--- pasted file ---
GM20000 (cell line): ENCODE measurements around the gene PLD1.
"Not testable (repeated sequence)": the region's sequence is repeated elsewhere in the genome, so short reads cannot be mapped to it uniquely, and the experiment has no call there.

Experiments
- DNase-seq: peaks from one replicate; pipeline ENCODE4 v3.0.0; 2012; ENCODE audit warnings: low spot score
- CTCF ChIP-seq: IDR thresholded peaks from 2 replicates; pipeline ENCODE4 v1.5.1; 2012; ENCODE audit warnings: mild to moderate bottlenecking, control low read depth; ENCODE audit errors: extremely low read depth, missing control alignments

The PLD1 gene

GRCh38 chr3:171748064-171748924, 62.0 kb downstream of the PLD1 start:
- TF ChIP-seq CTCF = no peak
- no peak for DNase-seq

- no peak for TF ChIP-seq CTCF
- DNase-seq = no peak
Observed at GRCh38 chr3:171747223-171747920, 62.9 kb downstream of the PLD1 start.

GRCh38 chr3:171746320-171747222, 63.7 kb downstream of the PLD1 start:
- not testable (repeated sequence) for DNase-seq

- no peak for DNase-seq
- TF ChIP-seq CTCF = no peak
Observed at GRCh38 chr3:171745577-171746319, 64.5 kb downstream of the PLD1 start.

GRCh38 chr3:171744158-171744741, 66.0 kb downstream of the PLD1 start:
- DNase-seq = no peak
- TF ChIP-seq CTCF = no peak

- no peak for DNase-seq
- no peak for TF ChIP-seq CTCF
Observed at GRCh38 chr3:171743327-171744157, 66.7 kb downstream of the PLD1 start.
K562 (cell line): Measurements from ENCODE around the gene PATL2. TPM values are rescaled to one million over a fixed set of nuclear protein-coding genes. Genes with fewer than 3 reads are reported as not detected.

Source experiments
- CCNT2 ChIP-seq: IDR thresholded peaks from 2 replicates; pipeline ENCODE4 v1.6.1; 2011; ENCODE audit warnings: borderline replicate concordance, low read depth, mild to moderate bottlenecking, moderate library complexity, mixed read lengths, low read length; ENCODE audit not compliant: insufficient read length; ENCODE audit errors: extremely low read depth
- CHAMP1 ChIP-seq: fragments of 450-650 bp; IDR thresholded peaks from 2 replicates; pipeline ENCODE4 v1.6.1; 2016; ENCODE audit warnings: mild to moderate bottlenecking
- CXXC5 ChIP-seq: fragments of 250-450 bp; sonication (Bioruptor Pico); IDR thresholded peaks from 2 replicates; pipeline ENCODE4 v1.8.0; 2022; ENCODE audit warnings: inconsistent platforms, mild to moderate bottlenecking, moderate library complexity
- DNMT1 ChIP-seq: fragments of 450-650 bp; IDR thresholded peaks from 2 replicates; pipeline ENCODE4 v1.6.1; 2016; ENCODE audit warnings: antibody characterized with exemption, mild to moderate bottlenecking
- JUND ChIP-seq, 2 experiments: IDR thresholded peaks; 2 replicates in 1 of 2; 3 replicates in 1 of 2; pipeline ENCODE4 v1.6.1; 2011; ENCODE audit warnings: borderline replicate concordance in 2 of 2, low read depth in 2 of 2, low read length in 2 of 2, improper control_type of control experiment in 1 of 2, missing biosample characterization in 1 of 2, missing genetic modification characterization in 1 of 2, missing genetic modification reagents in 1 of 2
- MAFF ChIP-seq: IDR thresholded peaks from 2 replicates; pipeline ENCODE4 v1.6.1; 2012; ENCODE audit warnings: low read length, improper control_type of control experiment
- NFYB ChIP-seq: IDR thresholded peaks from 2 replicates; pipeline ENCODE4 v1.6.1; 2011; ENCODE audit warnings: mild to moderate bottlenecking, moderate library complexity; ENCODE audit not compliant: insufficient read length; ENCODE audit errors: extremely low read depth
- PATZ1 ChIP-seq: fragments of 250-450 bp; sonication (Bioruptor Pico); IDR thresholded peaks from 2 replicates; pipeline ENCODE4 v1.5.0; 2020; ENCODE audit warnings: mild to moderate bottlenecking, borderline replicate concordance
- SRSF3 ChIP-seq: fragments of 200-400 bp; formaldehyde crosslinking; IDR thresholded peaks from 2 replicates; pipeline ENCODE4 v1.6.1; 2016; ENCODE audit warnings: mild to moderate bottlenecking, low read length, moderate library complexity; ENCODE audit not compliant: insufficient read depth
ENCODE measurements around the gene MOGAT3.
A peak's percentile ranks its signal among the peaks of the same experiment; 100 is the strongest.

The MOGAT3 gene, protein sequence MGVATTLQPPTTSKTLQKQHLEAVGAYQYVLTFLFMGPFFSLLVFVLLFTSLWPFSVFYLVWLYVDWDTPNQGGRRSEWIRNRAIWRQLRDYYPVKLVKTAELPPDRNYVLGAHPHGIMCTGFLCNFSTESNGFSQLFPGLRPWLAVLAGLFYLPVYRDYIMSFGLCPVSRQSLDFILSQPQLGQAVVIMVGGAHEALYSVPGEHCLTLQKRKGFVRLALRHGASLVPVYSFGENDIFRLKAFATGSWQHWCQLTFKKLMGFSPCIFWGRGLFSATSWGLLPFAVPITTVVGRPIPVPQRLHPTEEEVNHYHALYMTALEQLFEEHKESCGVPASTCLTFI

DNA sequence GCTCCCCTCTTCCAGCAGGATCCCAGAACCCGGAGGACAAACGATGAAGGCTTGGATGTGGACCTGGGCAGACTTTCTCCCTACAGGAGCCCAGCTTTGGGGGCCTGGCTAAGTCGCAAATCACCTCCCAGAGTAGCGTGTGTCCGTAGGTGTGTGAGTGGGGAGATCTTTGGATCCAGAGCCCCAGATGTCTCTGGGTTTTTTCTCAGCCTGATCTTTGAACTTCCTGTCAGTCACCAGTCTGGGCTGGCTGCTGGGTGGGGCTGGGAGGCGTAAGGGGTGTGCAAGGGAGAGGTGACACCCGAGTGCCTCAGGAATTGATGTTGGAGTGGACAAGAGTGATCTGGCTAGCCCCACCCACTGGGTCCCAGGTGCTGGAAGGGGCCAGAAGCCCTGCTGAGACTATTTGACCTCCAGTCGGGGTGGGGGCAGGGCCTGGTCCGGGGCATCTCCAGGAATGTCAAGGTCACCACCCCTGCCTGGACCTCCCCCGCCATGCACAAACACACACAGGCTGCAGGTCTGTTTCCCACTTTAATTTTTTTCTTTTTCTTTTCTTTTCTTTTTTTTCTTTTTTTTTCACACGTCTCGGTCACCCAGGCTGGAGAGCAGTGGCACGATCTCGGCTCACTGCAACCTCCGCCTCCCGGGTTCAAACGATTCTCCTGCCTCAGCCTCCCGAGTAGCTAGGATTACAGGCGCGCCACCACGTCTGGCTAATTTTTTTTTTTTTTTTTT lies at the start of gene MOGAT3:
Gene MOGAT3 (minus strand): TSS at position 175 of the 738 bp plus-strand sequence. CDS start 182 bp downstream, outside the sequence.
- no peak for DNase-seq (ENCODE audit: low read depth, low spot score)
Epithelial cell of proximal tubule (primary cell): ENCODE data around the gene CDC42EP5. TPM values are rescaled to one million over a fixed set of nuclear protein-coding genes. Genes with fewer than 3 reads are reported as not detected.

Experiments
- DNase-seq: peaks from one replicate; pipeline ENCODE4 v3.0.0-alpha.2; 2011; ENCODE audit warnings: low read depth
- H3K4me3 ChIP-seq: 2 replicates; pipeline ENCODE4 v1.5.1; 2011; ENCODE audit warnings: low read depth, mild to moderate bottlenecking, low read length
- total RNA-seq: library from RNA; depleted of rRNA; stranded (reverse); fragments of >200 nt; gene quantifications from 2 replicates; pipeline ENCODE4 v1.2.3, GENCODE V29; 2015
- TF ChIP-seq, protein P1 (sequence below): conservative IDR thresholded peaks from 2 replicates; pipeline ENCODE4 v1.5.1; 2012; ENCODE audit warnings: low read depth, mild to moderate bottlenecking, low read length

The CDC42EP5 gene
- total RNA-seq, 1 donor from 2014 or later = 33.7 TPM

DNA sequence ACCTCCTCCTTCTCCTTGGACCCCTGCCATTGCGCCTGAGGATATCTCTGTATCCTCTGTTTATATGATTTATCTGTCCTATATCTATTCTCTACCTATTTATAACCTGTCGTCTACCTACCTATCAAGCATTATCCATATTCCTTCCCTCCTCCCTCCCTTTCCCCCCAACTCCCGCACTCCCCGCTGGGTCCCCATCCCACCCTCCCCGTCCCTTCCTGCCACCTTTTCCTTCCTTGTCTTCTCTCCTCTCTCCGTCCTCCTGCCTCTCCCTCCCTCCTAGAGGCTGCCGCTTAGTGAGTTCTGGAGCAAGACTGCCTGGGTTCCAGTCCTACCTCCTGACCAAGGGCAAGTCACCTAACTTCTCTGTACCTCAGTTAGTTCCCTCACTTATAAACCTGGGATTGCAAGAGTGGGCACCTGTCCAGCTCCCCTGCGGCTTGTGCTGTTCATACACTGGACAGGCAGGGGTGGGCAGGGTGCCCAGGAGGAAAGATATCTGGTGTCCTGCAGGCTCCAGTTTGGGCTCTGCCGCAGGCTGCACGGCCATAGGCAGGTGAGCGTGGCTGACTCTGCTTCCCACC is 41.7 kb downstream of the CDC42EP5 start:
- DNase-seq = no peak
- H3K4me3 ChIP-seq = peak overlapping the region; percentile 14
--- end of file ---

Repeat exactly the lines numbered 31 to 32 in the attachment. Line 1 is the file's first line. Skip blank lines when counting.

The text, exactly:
- MAFF ChIP-seq: IDR thresholded peaks from 2 replicates; pipeline ENCODE4 v1.6.1; 2012; ENCODE audit warnings: low read length, improper control_type of control experiment
- NFYB ChIP-seq: IDR thresholded peaks from 2 replicates; pipeline ENCODE4 v1.6.1; 2011; ENCODE audit warnings: mild to moderate bottlenecking, moderate library complexity; ENCODE audit not compliant: insufficient read length; ENCODE audit errors: extremely low read depth